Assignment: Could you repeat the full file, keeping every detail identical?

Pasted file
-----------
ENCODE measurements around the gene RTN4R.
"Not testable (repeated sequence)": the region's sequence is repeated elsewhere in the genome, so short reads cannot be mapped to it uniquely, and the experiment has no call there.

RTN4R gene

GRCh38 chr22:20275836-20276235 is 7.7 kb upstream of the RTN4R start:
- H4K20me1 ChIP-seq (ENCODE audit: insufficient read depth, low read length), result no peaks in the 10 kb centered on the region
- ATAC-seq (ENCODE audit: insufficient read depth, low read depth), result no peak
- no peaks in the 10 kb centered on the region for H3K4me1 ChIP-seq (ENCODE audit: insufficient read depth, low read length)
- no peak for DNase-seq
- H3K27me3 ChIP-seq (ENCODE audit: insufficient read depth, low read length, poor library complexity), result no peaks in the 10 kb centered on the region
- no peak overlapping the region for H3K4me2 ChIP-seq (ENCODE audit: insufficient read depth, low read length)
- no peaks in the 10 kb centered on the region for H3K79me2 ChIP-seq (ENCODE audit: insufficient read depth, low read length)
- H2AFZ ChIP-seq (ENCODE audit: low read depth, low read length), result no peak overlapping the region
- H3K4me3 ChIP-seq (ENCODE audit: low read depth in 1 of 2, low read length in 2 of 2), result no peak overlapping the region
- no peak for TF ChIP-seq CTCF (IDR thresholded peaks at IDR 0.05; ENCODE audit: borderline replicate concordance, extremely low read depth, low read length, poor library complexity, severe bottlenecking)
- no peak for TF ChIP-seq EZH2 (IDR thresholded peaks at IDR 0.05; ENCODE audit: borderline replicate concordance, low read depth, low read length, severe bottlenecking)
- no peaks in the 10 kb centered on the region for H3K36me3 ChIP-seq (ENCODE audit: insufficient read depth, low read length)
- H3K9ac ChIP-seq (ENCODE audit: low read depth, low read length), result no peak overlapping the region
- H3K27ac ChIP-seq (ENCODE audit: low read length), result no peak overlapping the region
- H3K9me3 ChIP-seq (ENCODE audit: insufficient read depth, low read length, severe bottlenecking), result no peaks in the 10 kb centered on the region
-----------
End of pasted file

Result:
ENCODE measurements around the gene RTN4R.
"Not testable (repeated sequence)": the region's sequence is repeated elsewhere in the genome, so short reads cannot be mapped to it uniquely, and the experiment has no call there.

RTN4R gene

GRCh38 chr22:20275836-20276235 is 7.7 kb upstream of the RTN4R start:
- H4K20me1 ChIP-seq (ENCODE audit: insufficient read depth, low read length), result no peaks in the 10 kb centered on the region
- ATAC-seq (ENCODE audit: insufficient read depth, low read depth), result no peak
- no peaks in the 10 kb centered on the region for H3K4me1 ChIP-seq (ENCODE audit: insufficient read depth, low read length)
- no peak for DNase-seq
- H3K27me3 ChIP-seq (ENCODE audit: insufficient read depth, low read length, poor library complexity), result no peaks in the 10 kb centered on the region
- no peak overlapping the region for H3K4me2 ChIP-seq (ENCODE audit: insufficient read depth, low read length)
- no peaks in the 10 kb centered on the region for H3K79me2 ChIP-seq (ENCODE audit: insufficient read depth, low read length)
- H2AFZ ChIP-seq (ENCODE audit: low read depth, low read length), result no peak overlapping the region
- H3K4me3 ChIP-seq (ENCODE audit: low read depth in 1 of 2, low read length in 2 of 2), result no peak overlapping the region
- no peak for TF ChIP-seq CTCF (IDR thresholded peaks at IDR 0.05; ENCODE audit: borderline replicate concordance, extremely low read depth, low read length, poor library complexity, severe bottlenecking)
- no peak for TF ChIP-seq EZH2 (IDR thresholded peaks at IDR 0.05; ENCODE audit: borderline replicate concordance, low read depth, low read length, severe bottlenecking)
- no peaks in the 10 kb centered on the region for H3K36me3 ChIP-seq (ENCODE audit: insufficient read depth, low read length)
- H3K9ac ChIP-seq (ENCODE audit: low read depth, low read length), result no peak overlapping the region
- H3K27ac ChIP-seq (ENCODE audit: low read length), result no peak overlapping the region
- H3K9me3 ChIP-seq (ENCODE audit: insufficient read depth, low read length, severe bottlenecking), result no peaks in the 10 kb centered on the region